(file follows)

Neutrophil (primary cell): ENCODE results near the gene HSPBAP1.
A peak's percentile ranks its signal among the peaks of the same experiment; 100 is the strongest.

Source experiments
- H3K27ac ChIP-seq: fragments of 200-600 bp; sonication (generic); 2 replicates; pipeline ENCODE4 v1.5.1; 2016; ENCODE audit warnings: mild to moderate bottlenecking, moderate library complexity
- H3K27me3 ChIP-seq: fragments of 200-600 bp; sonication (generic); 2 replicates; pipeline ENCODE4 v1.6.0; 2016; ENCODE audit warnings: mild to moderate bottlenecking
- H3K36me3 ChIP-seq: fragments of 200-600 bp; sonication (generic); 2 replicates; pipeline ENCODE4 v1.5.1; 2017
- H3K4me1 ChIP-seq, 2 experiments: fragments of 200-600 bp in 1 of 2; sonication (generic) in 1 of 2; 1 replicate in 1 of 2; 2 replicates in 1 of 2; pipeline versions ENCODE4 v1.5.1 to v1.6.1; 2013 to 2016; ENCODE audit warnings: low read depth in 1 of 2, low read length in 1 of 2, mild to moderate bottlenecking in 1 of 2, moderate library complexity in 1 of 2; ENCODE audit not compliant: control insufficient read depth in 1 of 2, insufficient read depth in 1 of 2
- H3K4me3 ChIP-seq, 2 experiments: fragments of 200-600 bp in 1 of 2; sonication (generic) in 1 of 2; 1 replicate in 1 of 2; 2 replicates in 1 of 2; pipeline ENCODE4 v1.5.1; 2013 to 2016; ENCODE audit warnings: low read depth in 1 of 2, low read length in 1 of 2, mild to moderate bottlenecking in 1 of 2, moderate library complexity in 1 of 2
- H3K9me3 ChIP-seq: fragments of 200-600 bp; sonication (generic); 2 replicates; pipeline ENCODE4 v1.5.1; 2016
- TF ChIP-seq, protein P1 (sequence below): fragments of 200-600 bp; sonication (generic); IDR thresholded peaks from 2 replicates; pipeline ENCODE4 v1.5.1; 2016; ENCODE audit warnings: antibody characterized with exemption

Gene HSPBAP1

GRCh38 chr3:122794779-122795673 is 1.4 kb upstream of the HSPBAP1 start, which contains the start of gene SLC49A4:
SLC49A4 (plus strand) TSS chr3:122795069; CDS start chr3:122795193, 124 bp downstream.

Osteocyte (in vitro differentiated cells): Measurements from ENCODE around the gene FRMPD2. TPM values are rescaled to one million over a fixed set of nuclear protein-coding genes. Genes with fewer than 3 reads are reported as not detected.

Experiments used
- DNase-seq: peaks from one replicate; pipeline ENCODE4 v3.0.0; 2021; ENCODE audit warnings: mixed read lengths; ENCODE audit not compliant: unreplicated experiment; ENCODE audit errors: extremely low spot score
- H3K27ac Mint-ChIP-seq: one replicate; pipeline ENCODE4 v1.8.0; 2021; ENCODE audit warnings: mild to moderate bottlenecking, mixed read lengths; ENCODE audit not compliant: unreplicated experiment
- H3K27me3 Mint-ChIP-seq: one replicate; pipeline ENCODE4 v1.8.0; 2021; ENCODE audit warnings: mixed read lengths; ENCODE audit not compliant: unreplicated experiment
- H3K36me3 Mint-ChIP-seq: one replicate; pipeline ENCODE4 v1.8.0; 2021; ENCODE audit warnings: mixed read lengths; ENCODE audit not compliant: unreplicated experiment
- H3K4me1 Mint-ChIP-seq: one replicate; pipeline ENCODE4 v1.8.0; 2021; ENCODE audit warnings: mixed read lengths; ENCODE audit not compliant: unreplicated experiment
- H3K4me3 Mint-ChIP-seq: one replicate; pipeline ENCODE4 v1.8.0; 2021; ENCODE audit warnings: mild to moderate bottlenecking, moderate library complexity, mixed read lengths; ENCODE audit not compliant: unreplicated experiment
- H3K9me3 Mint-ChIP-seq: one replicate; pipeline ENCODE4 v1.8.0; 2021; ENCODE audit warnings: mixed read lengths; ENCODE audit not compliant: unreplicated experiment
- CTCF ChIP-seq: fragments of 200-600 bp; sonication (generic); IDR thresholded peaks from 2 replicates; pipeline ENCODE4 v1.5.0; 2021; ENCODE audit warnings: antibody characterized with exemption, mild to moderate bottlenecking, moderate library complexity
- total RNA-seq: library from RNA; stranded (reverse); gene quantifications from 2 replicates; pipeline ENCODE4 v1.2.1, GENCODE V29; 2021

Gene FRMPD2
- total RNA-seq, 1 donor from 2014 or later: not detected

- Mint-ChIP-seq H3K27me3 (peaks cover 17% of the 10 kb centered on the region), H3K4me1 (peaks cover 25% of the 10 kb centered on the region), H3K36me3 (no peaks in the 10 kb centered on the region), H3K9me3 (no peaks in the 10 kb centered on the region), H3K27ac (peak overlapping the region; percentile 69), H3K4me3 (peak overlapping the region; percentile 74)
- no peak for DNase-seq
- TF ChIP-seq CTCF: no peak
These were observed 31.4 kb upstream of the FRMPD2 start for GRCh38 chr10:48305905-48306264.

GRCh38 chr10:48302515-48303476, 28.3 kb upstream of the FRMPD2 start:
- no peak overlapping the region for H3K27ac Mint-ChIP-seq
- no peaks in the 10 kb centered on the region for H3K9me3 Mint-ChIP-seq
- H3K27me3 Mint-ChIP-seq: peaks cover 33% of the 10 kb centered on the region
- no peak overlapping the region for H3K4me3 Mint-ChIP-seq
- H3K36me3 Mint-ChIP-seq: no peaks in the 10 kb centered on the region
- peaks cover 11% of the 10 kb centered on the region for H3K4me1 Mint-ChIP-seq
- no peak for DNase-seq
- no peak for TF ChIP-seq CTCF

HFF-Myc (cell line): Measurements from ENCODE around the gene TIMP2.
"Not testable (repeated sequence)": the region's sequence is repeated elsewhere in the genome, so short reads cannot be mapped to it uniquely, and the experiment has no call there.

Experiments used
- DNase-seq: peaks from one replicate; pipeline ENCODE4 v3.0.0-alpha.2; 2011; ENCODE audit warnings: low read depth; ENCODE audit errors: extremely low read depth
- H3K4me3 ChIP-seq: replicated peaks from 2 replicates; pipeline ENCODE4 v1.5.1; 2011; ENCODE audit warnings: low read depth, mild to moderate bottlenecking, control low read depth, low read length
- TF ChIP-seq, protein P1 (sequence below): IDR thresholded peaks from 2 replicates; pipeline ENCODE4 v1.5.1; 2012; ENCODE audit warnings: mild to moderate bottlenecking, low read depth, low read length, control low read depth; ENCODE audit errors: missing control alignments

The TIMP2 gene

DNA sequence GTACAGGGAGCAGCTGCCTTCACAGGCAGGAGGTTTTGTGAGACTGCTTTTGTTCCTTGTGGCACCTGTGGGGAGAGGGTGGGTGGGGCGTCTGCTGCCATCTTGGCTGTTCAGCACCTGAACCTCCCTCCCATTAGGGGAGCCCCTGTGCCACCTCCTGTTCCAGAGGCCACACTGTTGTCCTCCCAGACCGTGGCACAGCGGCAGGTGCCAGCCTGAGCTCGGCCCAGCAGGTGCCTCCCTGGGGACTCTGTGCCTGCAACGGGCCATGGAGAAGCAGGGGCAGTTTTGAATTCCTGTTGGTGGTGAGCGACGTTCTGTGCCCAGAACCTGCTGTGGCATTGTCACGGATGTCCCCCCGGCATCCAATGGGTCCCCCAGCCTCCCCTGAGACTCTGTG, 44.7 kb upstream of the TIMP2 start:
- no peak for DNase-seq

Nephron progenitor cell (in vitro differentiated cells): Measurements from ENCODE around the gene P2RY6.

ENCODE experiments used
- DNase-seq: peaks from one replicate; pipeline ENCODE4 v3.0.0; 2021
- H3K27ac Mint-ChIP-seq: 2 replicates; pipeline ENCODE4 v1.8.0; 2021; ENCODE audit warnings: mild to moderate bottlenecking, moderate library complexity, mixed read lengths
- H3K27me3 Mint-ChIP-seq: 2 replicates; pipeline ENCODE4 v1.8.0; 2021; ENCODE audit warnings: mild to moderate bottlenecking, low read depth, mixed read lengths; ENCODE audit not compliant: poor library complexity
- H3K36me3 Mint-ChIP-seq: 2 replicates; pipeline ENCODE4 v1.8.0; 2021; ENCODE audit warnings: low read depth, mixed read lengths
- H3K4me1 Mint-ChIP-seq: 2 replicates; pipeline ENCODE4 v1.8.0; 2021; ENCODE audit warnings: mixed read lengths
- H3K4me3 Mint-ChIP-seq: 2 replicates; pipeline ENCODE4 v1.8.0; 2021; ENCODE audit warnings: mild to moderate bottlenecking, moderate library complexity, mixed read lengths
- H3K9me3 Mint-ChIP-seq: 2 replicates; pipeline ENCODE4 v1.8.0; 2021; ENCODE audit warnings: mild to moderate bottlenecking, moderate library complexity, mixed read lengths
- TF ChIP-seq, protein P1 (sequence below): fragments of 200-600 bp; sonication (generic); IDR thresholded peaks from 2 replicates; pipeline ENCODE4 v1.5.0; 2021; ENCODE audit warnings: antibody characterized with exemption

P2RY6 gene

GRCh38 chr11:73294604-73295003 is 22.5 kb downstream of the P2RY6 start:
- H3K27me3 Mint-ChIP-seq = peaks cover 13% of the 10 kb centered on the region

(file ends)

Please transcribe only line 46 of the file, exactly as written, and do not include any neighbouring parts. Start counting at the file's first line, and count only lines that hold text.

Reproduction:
The TIMP2 gene